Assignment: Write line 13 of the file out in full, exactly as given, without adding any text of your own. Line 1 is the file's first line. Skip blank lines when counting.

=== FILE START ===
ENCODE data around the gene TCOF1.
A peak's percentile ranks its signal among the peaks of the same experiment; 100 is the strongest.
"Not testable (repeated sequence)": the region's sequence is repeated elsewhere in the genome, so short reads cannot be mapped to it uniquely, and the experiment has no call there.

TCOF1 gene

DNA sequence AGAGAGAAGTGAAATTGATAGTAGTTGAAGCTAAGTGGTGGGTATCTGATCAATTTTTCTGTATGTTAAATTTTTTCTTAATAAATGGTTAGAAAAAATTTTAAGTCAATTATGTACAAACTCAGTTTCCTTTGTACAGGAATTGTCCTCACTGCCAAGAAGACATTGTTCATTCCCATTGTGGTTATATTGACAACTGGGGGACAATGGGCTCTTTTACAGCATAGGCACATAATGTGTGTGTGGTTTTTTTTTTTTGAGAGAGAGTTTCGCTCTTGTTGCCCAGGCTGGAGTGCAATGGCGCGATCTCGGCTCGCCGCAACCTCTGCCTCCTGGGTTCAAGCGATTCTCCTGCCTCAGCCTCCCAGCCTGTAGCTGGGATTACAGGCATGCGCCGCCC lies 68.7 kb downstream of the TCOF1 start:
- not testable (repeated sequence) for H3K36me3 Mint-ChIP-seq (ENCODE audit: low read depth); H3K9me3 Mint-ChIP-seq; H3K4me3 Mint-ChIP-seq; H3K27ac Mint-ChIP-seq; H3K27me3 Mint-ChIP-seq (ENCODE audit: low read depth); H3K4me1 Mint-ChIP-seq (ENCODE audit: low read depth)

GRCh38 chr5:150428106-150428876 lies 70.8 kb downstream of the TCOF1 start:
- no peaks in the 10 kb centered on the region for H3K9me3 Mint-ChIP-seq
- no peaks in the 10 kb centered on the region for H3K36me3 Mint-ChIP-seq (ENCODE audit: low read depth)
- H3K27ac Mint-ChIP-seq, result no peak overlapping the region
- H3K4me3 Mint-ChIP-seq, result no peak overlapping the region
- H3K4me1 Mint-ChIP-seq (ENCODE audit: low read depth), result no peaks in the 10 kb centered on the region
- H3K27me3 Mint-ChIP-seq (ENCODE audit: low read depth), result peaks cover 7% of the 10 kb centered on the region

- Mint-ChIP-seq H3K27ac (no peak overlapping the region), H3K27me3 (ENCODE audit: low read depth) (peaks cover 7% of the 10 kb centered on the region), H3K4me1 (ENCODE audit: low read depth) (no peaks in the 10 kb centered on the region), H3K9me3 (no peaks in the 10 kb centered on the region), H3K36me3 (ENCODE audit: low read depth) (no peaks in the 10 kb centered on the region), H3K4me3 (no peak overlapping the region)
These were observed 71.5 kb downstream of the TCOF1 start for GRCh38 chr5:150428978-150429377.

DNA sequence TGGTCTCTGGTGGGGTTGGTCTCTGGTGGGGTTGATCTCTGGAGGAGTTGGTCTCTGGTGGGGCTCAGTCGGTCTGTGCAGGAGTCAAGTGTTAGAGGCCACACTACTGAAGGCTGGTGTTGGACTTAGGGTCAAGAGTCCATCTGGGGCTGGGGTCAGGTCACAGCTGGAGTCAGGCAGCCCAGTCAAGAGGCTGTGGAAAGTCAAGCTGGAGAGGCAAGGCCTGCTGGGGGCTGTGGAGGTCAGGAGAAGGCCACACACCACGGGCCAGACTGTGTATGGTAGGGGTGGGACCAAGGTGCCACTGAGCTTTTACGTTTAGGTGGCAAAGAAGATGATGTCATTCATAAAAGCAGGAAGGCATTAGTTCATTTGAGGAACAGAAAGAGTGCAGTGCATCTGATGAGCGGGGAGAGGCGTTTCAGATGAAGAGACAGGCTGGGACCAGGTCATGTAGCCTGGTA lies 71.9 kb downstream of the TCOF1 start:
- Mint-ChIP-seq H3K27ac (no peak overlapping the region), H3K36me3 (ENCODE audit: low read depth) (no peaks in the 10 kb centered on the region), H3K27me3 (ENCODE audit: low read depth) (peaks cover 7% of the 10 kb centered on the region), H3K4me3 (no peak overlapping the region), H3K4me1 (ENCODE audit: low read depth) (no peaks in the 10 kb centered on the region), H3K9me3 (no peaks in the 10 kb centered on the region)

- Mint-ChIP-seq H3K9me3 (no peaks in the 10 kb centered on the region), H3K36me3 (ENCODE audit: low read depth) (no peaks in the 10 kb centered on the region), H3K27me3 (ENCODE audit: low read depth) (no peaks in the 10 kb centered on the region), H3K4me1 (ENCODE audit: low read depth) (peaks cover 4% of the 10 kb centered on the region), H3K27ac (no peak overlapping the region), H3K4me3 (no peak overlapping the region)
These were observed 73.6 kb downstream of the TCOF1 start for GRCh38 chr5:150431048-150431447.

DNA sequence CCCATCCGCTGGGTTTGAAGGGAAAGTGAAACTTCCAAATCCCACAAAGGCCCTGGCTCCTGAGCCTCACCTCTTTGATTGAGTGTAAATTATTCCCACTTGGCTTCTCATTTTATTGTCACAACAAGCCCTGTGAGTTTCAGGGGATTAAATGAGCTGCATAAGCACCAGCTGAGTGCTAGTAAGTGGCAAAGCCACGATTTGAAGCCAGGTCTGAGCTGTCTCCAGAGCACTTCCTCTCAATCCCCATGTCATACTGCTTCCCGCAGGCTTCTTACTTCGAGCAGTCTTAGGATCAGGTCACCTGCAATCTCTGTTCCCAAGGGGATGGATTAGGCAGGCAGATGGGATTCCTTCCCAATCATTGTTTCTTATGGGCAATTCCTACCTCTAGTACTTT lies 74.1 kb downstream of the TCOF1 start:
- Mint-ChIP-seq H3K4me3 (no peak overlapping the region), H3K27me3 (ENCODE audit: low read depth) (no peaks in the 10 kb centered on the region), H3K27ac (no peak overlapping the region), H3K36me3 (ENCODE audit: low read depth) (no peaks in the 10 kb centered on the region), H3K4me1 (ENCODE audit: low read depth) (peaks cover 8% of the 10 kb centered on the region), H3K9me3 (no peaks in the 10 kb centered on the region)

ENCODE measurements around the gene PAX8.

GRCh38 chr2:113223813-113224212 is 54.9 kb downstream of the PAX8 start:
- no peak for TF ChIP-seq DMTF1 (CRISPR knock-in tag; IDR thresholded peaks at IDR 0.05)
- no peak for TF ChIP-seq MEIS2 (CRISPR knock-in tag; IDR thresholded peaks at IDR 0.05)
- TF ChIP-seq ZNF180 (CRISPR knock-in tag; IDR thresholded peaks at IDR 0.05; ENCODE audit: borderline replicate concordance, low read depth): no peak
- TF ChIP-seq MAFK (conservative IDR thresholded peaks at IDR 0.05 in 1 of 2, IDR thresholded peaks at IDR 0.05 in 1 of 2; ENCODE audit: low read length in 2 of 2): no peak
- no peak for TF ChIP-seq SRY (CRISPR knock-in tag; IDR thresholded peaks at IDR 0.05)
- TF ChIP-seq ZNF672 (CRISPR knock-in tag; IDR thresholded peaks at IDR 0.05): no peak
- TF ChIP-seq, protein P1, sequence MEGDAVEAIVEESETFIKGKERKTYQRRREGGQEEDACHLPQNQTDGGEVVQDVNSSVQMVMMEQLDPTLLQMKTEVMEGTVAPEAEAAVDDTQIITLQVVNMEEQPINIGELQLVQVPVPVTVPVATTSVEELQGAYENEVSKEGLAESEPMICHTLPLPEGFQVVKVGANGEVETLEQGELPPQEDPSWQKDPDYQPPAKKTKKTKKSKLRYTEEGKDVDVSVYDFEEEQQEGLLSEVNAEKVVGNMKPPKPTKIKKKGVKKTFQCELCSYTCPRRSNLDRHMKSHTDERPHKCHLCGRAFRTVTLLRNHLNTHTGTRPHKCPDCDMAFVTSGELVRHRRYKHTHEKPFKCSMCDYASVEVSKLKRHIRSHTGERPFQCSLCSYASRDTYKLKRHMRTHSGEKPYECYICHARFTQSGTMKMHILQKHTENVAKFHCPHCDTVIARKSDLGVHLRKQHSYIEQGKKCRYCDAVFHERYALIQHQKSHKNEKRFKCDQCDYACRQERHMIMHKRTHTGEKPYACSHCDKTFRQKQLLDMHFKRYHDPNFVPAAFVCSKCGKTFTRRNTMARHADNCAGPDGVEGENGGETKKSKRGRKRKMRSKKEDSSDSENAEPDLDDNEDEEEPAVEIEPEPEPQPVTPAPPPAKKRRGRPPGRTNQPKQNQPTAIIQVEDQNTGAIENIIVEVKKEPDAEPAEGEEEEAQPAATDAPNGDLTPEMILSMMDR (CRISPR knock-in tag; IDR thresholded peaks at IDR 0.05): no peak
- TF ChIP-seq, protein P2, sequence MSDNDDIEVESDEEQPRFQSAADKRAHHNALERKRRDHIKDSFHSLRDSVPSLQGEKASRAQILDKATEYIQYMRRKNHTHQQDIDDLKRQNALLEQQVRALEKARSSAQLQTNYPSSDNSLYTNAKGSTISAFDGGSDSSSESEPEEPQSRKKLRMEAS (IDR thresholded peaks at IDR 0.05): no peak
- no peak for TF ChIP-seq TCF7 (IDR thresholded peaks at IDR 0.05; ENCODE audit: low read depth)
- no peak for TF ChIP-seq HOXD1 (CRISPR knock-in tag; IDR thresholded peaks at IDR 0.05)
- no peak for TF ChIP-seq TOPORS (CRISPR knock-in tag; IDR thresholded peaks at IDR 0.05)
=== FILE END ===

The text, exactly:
- H3K27me3 Mint-ChIP-seq (ENCODE audit: low read depth), result peaks cover 7% of the 10 kb centered on the region